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From 'Rock with love

So, Vasily, how's training then? Anything strange or startling, as the fella says? "Yeah, it's been good really." As an exercise in cool detachment, Vasily Artemyev's demeanour is positively Zen-like in its serenity.

Because, at the training session, which was held hours before we speak, Artemyev's coach and his most famous Northampton Saints clubmate duelled in a game of Russian roulette; when Jim Mallinder declared Chris Ashton would be omitted from today's clash with Munster, the player stormed out of training.

And on Thursday, one of rugby's worst kept secrets -- Ashton's move to Saracens -- was formally unveiled.

In a week where their focus should have been on avenging the Ronan O'Gara inspired last-minute defeat to Munster in Thomond Park, last year's Heineken Cup finalists have displayed all their dirty smalls in public.

Artemyev, however, is wonderfully detached from it all. On-message to the point of over-arching numbness, it is clear Ashton's slow divorce has already been virtually dealt with in-camp.

Mallinder's swift actions in committing his remaining internationals to long-term deals and volubly speaking up the likes of Artemyev as the future of the midlands outfit drew an ineradicable line in the sand.

"It is a great set-up here in Northampton," gushes the man now asked to step in to fill the breach in Ashton's absence. "We've a top-class coaching and management staff. The environment is perfect.

"I'm totally enjoying training because the environment is perfect for improving yourself. After travelling all over the world for about two or three years, it's great to have a base."

Ashton may have had itchy feet, but Artemyev is glad to finally have somewhere he can call home.

Whether that home could have been in Ireland is a moot point. A sparkling schools career, during which he scored twice for his adopted country against England, should have been the launching pad for glittering progress on this side of the Irish Sea.

However, he was rebuffed in his attempts to play at the World Cup Sevens thanks to the IRB, who ruled that although Artemyev lived in Dublin, his residence in their eyes remained Zelenograd in Russia, where his parents still lived while Artemyev boarded at Blackrock College.

Despite what seemed a strong case, the IRB held firm. Leinster could have offered a qualification route, but they didn't take the risk.

And so Artemyev became an itinerant rugby player, travelling the globe with Russia's Sevens team before aiding their remarkable journey to a World Cup debut. Jinking past Rob Kearney to score a consolation try in Rotorua last September made it feel as if his life had come full circle.

"It was such a long build-up," he says. "There were two years of qualifying games and then six months of build-ups and camps. I was barely home at all during that time, so it was a hugely significant part of my life.

"But while all that seemed like it lasted forever, the World Cup itself was over before you knew it, especially with the four-day turnaround between matches.

"I hadn't even thought about scoring against Ireland. Just playing against them, just seeing them at the World Cup with my own eyes was unbelievable. It was a special time, more special for me, obviously, than the rest of the guys. Just incredible."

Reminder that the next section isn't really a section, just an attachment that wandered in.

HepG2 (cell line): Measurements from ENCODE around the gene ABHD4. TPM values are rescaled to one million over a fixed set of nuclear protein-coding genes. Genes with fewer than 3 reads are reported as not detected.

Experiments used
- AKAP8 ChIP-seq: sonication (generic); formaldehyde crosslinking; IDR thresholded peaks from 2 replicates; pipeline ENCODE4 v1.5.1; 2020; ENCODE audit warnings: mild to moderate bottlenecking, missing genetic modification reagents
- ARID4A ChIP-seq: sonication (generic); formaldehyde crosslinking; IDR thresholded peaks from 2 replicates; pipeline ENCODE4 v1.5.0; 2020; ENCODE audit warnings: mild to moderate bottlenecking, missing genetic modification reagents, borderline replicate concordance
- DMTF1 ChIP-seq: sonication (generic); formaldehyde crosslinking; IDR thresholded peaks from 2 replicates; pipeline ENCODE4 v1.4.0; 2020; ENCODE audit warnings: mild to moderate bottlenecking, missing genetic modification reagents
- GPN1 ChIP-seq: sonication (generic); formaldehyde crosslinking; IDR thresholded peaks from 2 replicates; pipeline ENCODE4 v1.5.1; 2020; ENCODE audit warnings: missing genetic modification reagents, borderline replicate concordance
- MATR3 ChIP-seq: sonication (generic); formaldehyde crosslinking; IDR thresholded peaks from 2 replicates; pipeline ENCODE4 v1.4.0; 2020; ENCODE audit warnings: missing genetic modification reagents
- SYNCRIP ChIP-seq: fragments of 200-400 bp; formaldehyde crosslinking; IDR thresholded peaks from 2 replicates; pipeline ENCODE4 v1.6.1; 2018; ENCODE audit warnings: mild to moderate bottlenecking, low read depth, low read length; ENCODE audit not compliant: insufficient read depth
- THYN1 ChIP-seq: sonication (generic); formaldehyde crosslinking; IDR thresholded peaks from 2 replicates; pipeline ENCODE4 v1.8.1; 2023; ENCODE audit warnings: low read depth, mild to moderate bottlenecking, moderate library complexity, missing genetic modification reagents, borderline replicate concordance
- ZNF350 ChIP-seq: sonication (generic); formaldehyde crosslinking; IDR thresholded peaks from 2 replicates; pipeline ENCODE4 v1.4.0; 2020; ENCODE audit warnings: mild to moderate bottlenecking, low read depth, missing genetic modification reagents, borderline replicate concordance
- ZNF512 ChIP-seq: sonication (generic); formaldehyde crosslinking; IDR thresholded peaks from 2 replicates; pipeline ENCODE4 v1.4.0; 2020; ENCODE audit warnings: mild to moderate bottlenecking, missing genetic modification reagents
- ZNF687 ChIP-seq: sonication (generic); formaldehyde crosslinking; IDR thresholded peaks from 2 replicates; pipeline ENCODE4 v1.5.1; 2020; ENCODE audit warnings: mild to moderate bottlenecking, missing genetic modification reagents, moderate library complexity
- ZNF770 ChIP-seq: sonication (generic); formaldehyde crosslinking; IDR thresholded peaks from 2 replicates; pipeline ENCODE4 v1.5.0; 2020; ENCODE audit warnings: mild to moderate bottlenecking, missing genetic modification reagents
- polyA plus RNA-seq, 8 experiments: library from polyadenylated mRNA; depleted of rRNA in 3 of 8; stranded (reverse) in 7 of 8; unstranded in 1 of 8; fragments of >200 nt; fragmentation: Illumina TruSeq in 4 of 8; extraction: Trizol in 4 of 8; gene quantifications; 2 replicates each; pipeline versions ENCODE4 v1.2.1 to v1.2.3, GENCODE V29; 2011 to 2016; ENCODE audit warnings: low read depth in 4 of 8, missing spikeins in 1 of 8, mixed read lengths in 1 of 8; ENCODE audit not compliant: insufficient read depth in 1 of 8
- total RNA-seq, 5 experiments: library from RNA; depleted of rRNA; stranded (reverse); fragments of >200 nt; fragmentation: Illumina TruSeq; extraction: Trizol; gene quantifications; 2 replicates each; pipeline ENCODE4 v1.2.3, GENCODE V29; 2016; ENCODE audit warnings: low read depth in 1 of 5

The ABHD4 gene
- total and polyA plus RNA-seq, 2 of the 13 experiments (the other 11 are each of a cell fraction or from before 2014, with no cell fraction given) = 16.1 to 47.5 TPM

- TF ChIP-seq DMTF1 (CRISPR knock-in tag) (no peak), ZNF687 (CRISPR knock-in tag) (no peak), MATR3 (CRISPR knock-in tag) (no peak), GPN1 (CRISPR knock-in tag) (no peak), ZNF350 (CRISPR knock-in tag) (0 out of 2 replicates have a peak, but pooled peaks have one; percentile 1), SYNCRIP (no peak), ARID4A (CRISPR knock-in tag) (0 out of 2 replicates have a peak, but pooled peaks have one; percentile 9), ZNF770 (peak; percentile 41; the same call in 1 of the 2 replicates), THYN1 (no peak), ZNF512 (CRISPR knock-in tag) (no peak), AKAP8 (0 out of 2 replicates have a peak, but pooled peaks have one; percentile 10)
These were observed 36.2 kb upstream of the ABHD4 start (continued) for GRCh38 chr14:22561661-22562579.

the former UCD flyer has no real problem with Leinster's decision not to sign him up for their academy; the two-time Heineken Cup winners clearly have no regrets either.

"Everything happened for a reason," he says sanguinely. "When I left my university, I went to Russia and that gave me the direction which led to me eventually joining Northampton. It's not the way I would have planned things, but life is what happens."

Life is also about maximising opportunities and, since an opening hat-trick on his debut against Saracens in the LV Cup, the 24-year-old has profited from the faith put in him by Mallinder.

"Vas is already a good player," said Mallinder, before Ashton's departure was announced yesterday. "He is very quick and direct and has a good understanding of the game.

"He is a little bit rusty in a few little things, but those can be ironed out. He has got the potential to be a really good player in the Premiership.

"There are some people who are born with natural flat-out pace, some who are a little jinkier and use their feet and are a little bit more creative, but I think Vas can do both. He has got that real fast, long striding run, but he can also use his feet and beat people."

One of the flaws identified by Mallinder -- his ability in the air -- was ruthlessly exploited by Munster in round one; indeed, it was his knock-on that led to those fateful 41 phases, not to mention an earlier critical penalty.

And he won't need reminding by the healthy travelling Munster support of his late fumble that almost certainly thieved his side's chances of sealing a cherished win in Limerick.

"This is not about revenge," he says before almost correcting himself in the next breath. "We didn't think it was a just result in the first game. We played well and lost in injury-time.

"Playing at home against Munster is a good opportunity to put things right. We can use the momentum we've gained over the last few weeks. This is a new game. Of course, I'm going to be very cautious of O'Gara's kicking and what Munster are going to do."

And in an unwitting reference to how his team must adjust post-Ashton, his parting comment is pointed. "I don't want to put any of my personal goals ahead of the team," he says.

Irish Independent